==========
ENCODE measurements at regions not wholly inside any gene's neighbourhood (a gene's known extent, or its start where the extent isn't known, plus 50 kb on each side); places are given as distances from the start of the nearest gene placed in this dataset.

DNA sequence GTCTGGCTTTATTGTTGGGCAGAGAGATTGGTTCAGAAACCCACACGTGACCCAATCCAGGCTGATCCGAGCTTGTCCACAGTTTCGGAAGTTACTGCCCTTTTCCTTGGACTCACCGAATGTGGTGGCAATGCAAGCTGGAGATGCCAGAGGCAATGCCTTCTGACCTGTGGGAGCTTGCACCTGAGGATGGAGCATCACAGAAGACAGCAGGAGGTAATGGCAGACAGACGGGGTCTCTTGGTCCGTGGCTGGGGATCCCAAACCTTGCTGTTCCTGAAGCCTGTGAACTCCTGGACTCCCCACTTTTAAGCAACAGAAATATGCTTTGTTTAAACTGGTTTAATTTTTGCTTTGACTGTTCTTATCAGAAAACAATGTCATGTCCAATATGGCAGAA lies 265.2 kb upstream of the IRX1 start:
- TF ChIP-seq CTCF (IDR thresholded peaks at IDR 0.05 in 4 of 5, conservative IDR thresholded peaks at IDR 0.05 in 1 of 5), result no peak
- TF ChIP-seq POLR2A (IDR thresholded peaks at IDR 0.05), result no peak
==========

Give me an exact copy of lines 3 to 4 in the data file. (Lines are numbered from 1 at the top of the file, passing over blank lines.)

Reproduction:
- TF ChIP-seq CTCF (IDR thresholded peaks at IDR 0.05 in 4 of 5, conservative IDR thresholded peaks at IDR 0.05 in 1 of 5), result no peak
- TF ChIP-seq POLR2A (IDR thresholded peaks at IDR 0.05), result no peak